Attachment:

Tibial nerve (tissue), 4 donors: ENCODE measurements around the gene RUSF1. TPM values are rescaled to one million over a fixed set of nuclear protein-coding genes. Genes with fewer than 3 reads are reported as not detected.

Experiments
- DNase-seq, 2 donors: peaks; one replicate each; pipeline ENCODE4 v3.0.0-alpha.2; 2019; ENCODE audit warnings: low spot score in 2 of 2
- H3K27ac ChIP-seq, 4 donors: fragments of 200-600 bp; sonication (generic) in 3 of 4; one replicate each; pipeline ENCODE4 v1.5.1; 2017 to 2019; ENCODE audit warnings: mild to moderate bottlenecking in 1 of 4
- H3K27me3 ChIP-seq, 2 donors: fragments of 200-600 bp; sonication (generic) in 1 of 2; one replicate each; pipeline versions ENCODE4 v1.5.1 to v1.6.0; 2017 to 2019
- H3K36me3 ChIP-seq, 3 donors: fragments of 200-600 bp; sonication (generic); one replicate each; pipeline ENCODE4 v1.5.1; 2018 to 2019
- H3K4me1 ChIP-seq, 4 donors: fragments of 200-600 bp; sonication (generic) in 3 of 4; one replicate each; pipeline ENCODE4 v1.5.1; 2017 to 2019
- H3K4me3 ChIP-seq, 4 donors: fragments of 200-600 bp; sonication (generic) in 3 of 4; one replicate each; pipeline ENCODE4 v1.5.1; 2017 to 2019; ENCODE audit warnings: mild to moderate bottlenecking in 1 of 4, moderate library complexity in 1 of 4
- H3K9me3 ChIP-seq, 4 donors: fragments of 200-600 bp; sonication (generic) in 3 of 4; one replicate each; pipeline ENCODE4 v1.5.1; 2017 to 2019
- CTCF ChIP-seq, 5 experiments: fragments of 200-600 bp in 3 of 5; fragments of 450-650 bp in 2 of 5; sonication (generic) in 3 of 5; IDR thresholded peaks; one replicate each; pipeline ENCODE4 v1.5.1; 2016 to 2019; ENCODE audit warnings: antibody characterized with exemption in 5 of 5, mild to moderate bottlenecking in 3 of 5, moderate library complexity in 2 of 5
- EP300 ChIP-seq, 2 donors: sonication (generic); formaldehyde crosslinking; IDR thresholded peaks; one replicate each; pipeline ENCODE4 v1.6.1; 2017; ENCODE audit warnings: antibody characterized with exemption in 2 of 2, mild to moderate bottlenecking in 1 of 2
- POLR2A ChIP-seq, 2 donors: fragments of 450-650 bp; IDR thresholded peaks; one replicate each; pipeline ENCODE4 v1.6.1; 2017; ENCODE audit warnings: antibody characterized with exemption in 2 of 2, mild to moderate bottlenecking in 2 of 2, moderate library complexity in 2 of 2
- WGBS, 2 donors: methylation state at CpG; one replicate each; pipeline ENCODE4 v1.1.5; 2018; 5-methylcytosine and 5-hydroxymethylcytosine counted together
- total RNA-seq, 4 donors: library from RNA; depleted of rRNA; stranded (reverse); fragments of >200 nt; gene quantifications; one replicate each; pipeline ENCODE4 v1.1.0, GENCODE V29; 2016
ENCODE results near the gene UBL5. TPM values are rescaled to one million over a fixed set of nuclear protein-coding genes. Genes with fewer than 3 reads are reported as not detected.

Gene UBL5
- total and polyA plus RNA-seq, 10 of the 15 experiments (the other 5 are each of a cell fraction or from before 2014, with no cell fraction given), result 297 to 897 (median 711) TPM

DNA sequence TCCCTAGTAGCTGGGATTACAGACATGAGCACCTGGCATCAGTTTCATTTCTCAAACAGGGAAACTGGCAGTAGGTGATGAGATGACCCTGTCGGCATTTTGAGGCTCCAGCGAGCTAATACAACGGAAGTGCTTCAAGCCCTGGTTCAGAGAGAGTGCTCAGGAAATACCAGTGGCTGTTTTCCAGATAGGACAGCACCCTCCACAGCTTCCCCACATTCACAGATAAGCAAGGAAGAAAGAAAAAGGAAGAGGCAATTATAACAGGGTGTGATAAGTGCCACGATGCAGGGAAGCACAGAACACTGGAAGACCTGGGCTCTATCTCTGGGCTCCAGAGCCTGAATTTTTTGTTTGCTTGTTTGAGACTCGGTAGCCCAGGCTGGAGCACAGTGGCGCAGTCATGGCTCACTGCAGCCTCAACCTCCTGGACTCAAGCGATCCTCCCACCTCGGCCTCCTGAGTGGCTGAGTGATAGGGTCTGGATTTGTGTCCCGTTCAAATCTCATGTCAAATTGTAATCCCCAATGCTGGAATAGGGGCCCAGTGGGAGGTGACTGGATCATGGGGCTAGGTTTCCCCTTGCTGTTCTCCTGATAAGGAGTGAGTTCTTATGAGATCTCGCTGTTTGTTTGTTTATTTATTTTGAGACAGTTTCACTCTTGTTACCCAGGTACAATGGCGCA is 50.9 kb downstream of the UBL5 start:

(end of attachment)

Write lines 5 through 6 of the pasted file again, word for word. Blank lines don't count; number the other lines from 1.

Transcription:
- H3K27me3 ChIP-seq, 2 donors: fragments of 200-600 bp; sonication (generic) in 1 of 2; one replicate each; pipeline versions ENCODE4 v1.5.1 to v1.6.0; 2017 to 2019
- H3K36me3 ChIP-seq, 3 donors: fragments of 200-600 bp; sonication (generic); one replicate each; pipeline ENCODE4 v1.5.1; 2018 to 2019